School & District Management Opinion

What Next for OERI?

By James J. Gallagher — March 27, 2002 5 min read
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Over the past 30 years, periodic statements of dismay and disappointment over the performance of research funded by the U.S. Department of Education have been a reliable staple in the field. Some of the complaints about the department’s office of educational research and improvement seem to have considerable merit. These include criticisms that center on the following:

  • Responding to short-range congressional mandates, which diverts scarce funds;
  • Trying to respond to an administration’s priorities, which often may be short-lived;
  • Maintaining too cozy a relationship with major federal research-and-development centers and regional education laboratories, a situation that eats up half the available funding;
  • Trying to use the remaining money for small, short-term studies of dubious impact; and
  • Not using a peer-review system, such as the panels employed by the National Institutes of Health.
The real problem of educational research lies in the inflated expectations of consumers as to what can or should be accomplished through educational innovation.

Attempts to restructure the OERI’s organization and programs could marginally improve the agency’s operation, but I would propose that the real problem of educational research lies elsewhere. It lies in the inflated expectations of consumers as to what can or should be accomplished through educational innovation and research.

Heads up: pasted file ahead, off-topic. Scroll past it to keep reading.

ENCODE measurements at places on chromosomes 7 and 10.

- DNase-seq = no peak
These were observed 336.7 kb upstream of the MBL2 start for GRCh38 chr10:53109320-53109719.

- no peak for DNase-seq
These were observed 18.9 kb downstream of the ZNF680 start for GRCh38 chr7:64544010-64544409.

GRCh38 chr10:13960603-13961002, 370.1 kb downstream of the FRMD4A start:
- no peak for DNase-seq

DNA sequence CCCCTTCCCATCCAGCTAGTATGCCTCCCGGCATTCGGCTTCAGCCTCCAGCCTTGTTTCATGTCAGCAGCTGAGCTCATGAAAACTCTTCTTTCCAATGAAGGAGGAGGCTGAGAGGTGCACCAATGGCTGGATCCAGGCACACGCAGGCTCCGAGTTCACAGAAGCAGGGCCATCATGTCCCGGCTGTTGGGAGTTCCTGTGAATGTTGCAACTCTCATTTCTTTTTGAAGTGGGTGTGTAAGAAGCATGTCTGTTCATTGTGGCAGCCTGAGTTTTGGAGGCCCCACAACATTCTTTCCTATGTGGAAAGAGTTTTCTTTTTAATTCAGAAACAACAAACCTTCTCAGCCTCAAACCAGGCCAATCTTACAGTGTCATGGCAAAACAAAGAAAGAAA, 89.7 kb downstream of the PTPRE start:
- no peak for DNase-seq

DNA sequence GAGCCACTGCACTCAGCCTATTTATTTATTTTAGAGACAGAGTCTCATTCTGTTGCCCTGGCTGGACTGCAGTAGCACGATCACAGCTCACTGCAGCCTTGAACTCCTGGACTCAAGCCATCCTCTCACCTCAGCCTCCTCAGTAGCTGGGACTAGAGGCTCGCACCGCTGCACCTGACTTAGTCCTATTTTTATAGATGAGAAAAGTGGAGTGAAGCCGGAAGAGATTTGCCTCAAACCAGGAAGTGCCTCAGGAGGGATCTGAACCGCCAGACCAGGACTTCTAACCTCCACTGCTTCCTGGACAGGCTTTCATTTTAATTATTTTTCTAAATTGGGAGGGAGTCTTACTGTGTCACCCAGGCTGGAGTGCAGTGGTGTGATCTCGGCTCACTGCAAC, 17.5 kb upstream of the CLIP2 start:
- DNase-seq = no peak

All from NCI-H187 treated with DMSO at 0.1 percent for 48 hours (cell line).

Such expectations appear to be drawn from consumers’ experience with research in the areas of health or technology. The development of drugs such as Prednisone or Valium, for example, has given doctors a powerful tool for changing their patients’ lives and outlooks, regardless of what the social context of their medical condition may be. Similarly, the invention of a new family of computer chips that can increase the speed of operation by 100-fold is a dramatic technological advance with hundreds of applications.

But educational research is different. It deals not with the physical or biological world but with the social and behavioral world, a research environment where contextual variations matter greatly, but are elusive to gauge. The educational “treatment"—whether applied behavioral analysis, cooperative learning, or teaching social skills—must be studied in the context of powerful societal and biological factors that limit the impact of even the best of such innovations. Poverty, dysfunctional families, and hostile peer groups can and do cut into the effectiveness of education innovations.

Moreover, the payoff is of necessity limited. Meta-analyses of educational or social-behavioral interventions reveal that consistent gains can be obtained of from 0.5 to 0.75 standard deviations in whatever educational, social, and behavioral goals. These gains are certainly meaningful advances from the current status of the students affected, but they can be counted upon to be a great disappointment to those who had hoped for a breakthrough, a revolutionary improvement in education. It is the public’s search for such a breakthrough—when everything we know about human behavior suggests that only modest changes are possible through intervention, and then only with monumental and persistent effort—that is the problem. (This is clear when we consider, for example, psychotherapy, improving social skills for children with autism, or raising IQ scores.)

The matter is compounded by potential investigators who, aware of consumer interest and expectations, promise outcomes that cannot possibly be reached in order to gain research funds for their work. When the inevitable evaluation of their efforts is published, and the gains are perhaps one-quarter or one-half of what they had promised, another cycle of disappointment and despair ensues, even though gains have in fact been made.